A 1982 case-controlled study was the first to link genital use of talcum powder to ovarian cancer. Since then, dozens of studies involving thousands of women have found that genital use of talcum powder increases the risk for the deadly disease, including one that found women who have used talcum powder on their genitals were 30 percent more likely to develop ovarian cancer than those who haven’t.
In 2016, researchers with the University of Virginia focused their research on African American women, believing this demographic was more likely to have used talcum powder in this manner. They found that African American women who used talcum powder for feminine hygiene were 40 percent more likely to develop cancer than those who did not use talcum powder on their genitals.
Researchers with Brigham and Women’s Hospital in Boston, conducting a National Institute of Health-funded ovarian cancer study, suggested that talcum powder causes inflammation in the body that can lead to cancer.
Today, the American Cancer Society’s website lists talcum powder use as a risk factor for ovarian cancer. Dr. Cramer, who has studied the link between talc and ovarian cancer for decades, believes genital use of talc - either by applying the talc directly to the genitals or dusting it on sanitary napkins - allows small particles to migrate up the vagina and fallopian tubes to the ovaries, where the particles can remain for years. This can cause inflammation of the ovaries, which can cause cancer. Another possible reason why talc can cause ovarian cancer is that talc can become contaminated with asbestos, a known carcinogen.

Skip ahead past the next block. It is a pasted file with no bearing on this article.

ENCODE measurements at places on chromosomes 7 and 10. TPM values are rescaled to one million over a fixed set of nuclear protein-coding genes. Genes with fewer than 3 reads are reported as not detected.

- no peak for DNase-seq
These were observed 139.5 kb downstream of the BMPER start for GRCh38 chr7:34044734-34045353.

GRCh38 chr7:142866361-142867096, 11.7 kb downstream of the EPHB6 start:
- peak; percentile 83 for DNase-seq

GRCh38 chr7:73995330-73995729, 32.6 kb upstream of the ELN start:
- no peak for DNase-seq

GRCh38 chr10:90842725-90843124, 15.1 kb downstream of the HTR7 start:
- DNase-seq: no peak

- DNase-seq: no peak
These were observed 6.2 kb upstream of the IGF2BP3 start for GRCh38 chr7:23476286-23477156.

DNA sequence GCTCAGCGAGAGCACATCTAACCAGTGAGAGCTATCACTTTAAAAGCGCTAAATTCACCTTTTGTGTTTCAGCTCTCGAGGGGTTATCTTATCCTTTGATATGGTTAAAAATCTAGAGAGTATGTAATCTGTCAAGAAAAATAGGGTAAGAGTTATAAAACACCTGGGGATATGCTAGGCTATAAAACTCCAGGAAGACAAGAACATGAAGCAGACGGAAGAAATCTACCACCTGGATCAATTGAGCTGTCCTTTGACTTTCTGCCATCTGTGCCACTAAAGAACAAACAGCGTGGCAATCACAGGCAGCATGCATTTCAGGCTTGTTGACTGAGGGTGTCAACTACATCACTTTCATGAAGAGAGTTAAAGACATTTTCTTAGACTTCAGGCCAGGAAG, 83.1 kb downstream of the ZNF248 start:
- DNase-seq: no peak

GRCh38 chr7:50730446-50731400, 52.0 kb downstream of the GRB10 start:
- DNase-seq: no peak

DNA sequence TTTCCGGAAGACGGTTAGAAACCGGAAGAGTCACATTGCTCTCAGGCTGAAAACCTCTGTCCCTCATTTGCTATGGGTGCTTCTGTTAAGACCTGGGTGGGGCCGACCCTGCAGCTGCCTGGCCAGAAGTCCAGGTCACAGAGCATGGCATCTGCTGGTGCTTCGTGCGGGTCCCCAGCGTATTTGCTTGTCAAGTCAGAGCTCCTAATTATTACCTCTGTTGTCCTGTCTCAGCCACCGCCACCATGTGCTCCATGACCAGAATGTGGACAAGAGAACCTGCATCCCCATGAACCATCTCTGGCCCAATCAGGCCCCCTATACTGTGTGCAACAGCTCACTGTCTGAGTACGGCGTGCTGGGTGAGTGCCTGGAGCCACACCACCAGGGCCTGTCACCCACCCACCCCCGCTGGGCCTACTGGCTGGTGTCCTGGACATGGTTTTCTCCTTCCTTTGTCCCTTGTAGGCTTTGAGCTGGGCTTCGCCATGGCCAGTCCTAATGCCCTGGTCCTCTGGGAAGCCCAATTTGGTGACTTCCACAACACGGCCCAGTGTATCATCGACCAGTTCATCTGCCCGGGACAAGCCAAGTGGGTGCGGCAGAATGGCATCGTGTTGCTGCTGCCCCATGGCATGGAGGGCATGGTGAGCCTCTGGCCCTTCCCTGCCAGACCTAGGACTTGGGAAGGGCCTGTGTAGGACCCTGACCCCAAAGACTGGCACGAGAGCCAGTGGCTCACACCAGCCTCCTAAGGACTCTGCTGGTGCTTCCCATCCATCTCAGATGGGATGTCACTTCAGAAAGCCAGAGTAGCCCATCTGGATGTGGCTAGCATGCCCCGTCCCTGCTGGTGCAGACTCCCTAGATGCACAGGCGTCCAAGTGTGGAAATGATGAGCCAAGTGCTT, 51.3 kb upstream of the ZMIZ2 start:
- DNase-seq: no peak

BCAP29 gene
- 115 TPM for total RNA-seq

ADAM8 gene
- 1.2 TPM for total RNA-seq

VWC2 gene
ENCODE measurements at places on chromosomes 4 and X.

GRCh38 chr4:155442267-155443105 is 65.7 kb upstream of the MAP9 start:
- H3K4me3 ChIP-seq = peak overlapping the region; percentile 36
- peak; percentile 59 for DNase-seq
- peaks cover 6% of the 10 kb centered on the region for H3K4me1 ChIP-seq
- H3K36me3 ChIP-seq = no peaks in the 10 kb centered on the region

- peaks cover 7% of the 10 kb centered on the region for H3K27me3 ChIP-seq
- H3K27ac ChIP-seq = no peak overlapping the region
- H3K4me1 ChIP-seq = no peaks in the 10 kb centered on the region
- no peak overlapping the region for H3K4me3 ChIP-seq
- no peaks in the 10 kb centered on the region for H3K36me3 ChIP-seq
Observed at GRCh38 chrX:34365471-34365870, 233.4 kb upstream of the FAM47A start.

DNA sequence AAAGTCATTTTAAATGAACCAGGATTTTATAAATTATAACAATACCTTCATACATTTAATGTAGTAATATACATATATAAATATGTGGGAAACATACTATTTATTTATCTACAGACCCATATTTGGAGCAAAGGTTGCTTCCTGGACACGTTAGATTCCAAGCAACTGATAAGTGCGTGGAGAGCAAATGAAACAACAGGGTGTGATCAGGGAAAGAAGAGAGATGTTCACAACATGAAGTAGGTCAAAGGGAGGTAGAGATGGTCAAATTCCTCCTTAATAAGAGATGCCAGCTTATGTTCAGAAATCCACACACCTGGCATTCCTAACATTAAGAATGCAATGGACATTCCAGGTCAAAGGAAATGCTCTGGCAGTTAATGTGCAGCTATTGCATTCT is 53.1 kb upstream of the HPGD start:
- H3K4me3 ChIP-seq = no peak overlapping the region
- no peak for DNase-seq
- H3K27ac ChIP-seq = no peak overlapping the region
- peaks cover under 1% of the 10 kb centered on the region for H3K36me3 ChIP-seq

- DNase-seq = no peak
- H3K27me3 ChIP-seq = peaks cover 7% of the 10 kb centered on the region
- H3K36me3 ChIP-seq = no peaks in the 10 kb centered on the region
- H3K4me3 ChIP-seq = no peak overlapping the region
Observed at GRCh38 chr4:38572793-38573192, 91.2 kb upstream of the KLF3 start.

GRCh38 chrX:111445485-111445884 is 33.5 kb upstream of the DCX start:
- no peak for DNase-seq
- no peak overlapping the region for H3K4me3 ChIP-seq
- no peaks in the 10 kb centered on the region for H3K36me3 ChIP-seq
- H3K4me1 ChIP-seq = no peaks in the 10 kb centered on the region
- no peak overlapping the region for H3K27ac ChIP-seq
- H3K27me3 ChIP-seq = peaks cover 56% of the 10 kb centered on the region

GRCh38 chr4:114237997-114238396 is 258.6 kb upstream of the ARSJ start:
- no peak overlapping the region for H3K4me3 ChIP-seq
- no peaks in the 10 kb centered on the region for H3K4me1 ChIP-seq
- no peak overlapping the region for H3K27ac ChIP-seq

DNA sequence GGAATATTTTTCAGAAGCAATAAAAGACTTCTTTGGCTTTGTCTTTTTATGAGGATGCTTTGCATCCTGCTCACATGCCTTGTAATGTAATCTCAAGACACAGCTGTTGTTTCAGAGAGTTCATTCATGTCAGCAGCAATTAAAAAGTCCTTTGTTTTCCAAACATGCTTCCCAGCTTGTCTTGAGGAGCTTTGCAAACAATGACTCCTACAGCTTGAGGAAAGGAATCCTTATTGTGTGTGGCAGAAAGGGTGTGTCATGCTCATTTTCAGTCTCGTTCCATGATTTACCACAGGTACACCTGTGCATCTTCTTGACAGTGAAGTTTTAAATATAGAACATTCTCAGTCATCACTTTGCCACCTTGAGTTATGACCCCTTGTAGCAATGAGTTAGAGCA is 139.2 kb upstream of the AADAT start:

Asbestos in Talcum Powder
Asbestos is a known carcinogen. Because talc is mined from rock and soil, often in the same proximity and manner as asbestos, talcum powder can become contaminated with asbestos. “During talc mining, if talc mining sites are not selected carefully and steps are not taken to purify the talc sufficiently, the talc may be contaminated with asbestos,” the FDA said in a news release.
Asbestos is a fibrous mineral that is both durable and fire-resistant. It is used to make a variety of products including construction and shipbuilding materials, like insulations, cement products, and floor tiles; as well as friction products, like vehicle brakes and brake pads.
On October 19, Johnson & Johnson recalled about 33,0000 bottles of Johnson’s Baby Powder after testing revealed that samples of the company’s talcum powder were contaminated with asbestos. The recall prompted retailers - including Walmart, Rite Aid, CVS and Target - to pull all 22 ounce bottles of Johnson’s Baby Powder from their shelves and in some cases issue a “Do Not Sell” register prompt as a precaution.
In recent years, asbestos has been banned in more than 60 countries and is use limited to the United States. It had been known for decades that exposure to the microscopic fibers of asbestos could lead to cancers, including mesothelioma.
Asbestos exposure is most often linked to mesothelioma, a rare form of cancer that forms in the lining of internal organs such as the lungs, abdomen, or chest.
Talcum Powder Lawyers
We have been privileged to represent women who have developed ovarian cancer after using Johnson & Johnson talcum powder on their genitals for feminine hygiene and we continue to investigate these cases regardless of the brand.
If you or a loved one has developed ovarian cancer after using talcum powder on the genitals for feminine hygiene, you may be entitled to compensation for medical expenses, loss of wages, and pain and suffering.
Contact us for a free consultation regarding talcum powder lawsuits.